Careers: Have Talent, Will Travel
With leading economic indicators sagging, you'd think the hiring outlook would be similarly bleak. Strangely enough, it may not be
With leading economic indicators in decline, you'd think the hiring outlook would be similarly bleak. Strangely enough, it doesn't seem to be. Market research indicates that companies are having a lot of trouble tracking down and hiring talented IT employees.
According to a new survey from IT staffing specialist Robert Half Technology, for example, a clear majority of CIOs say they're having more trouble finding job candidates this year than last -- even though the economy is arguably worse off.
In fact, Robert Half reports, more than three-quarters (77 percent) of IT chiefs believe there's an overall shortage of IT talent, and more than half (52 percent) say they're specifically having trouble finding qualified workers.
What's going on? Robert Half's Katherine Spencer Lee says that IT talent is always a scarce commodity, in a bull or a bear market. "Despite economic uncertainty and a more competitive job market, there are still talent shortages in certain IT specialties, such as applications development, Web development and network administration," Spencer Lee said in a statement. "Employers are struggling to find the most qualified candidates and some are more willing to negotiate higher compensation to get them on board."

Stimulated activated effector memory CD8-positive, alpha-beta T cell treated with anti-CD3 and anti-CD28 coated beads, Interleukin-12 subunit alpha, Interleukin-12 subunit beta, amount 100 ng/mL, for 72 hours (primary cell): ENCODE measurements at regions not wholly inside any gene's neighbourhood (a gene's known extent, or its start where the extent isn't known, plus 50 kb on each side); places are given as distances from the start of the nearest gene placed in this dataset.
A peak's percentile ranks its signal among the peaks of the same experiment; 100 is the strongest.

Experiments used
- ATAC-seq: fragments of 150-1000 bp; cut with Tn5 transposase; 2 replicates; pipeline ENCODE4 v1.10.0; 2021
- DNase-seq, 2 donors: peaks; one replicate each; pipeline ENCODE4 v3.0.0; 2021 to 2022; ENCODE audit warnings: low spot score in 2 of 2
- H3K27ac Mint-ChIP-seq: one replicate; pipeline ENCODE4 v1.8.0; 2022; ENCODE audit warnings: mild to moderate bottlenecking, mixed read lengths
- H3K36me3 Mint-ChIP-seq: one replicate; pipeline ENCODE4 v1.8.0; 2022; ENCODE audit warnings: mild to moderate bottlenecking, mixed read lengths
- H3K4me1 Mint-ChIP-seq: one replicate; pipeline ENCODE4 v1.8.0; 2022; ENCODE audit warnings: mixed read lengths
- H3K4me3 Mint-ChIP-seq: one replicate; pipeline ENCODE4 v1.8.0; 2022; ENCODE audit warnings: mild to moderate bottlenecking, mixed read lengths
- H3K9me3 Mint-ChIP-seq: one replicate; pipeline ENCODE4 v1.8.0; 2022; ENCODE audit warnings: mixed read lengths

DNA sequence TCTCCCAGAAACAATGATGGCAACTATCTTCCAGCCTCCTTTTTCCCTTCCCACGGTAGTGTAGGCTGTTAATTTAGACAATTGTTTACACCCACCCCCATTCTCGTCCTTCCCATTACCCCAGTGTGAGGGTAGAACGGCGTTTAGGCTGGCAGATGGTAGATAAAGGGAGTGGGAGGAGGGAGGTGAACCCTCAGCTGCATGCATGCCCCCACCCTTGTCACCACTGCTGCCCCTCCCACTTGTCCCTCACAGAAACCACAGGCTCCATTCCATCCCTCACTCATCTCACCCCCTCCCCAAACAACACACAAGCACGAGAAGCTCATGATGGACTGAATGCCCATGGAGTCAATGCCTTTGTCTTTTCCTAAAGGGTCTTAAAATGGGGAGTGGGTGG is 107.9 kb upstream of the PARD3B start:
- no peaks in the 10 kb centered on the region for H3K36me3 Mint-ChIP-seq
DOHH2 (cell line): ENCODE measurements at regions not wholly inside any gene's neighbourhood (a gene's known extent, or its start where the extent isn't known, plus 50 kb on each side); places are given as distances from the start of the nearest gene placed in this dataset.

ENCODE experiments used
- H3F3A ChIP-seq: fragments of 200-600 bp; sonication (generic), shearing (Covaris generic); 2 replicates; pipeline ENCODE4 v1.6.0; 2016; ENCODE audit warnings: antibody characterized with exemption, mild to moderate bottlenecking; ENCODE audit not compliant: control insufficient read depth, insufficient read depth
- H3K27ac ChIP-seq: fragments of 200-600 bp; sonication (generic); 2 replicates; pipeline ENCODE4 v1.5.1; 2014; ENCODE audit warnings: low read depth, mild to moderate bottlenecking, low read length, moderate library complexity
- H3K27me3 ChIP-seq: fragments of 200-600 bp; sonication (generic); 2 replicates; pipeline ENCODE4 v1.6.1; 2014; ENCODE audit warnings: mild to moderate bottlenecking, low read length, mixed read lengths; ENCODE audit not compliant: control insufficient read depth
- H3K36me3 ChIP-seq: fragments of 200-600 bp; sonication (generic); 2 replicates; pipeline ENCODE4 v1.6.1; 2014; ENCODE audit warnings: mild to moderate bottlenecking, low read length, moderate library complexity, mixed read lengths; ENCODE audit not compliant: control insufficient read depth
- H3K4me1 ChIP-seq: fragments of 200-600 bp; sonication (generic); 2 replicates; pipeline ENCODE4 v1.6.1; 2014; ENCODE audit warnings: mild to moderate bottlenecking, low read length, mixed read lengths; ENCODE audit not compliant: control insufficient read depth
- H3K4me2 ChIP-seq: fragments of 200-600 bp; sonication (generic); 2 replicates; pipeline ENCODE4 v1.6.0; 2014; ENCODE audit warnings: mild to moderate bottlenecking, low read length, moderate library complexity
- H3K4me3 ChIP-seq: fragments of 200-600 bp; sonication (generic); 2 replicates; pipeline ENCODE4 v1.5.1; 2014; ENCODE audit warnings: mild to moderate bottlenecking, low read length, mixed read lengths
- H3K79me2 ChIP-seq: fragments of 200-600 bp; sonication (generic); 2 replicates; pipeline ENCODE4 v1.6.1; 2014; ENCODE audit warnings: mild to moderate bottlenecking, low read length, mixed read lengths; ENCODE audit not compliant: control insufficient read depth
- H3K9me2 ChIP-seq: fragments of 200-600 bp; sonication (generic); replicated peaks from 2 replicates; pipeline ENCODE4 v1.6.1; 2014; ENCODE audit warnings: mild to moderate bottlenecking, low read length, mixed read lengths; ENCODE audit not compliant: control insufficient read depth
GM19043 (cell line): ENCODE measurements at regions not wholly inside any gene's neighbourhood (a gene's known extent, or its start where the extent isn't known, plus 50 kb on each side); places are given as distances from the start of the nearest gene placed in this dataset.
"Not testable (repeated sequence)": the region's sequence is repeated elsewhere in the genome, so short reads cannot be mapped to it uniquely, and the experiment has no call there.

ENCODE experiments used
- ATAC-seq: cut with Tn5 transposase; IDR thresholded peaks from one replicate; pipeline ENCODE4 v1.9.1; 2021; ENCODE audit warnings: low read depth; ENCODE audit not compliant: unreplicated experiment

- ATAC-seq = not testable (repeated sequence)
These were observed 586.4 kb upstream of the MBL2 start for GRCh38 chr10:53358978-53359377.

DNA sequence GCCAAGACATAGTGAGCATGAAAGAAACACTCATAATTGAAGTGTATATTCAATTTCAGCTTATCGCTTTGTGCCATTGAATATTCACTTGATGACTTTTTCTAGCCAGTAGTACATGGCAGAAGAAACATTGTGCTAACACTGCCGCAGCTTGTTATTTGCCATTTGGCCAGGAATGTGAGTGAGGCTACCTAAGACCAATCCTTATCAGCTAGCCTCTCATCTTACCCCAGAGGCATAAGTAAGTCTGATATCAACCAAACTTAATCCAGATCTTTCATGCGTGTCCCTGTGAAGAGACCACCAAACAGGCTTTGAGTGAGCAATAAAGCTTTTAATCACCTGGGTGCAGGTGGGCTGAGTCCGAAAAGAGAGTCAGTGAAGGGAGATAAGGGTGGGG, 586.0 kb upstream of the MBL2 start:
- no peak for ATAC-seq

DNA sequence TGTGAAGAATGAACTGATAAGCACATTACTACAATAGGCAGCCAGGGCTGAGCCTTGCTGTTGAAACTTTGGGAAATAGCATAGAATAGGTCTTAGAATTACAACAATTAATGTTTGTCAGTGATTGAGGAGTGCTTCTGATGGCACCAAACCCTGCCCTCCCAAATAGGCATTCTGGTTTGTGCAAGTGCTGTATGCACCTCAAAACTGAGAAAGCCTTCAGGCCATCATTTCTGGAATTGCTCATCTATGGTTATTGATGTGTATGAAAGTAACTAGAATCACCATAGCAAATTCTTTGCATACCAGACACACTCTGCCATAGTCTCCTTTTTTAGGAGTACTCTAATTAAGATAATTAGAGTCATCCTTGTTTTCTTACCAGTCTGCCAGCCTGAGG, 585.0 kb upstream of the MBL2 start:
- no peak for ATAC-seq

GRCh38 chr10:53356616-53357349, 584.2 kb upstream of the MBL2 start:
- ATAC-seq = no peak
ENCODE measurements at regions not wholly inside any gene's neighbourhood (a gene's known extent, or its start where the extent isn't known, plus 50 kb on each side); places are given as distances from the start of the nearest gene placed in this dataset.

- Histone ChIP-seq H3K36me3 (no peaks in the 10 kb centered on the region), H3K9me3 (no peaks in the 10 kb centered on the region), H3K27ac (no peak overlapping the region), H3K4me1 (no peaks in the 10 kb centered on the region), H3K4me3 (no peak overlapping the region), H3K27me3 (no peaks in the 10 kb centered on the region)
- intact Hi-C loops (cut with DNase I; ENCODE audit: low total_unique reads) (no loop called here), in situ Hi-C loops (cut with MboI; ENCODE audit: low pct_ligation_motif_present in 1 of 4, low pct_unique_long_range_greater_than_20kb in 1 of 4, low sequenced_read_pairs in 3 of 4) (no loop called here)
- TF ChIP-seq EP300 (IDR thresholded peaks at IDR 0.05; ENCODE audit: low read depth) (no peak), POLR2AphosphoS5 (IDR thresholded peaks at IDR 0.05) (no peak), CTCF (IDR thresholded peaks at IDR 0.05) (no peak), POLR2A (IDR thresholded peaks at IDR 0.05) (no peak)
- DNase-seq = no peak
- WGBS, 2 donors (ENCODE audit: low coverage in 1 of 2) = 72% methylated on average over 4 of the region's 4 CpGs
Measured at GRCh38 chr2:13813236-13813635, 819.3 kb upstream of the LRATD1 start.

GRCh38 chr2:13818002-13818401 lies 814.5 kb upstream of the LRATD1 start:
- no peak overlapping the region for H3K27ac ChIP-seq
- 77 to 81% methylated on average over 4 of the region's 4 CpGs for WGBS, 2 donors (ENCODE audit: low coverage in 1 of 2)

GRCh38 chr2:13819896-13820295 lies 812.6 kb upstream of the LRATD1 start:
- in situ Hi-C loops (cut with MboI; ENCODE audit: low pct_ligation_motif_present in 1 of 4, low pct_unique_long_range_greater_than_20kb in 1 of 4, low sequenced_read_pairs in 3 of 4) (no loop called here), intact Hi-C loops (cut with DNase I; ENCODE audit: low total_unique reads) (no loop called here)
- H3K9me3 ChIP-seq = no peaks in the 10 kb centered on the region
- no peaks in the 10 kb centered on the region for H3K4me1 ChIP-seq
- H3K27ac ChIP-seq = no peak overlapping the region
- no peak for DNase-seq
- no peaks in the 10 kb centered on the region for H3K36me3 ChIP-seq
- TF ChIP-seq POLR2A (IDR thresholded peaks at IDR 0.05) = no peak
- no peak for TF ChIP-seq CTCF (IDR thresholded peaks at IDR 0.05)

Robert Half says it surveyed more than 1,400 U.S. CIOs. IT chiefs were asked a single question: "Is it more or less challenging to find qualified candidates for IT jobs … now compared to 12 months ago?" Ten percent of chiefs said it was more challenging, 12 percent thought it "somewhat more challenging," and a majority (55 percent) thought it was "just as challenging."
Regardless of how you slice and dice the data, Spencer says, one thing's clear: there's plenty of opportunity out there for talented IT pros.
Nor does there seem to be any shortage of money or other perks: slightly more than a quarter of CIOs blamed their inability to attract or retain personnel on an inability to offer competitive compensation, with the vast majority (52 percent) citing an out-and-out IT skills shortage.
About the Author
Stephen Swoyer is a Nashville, TN-based freelance journalist who writes about technology.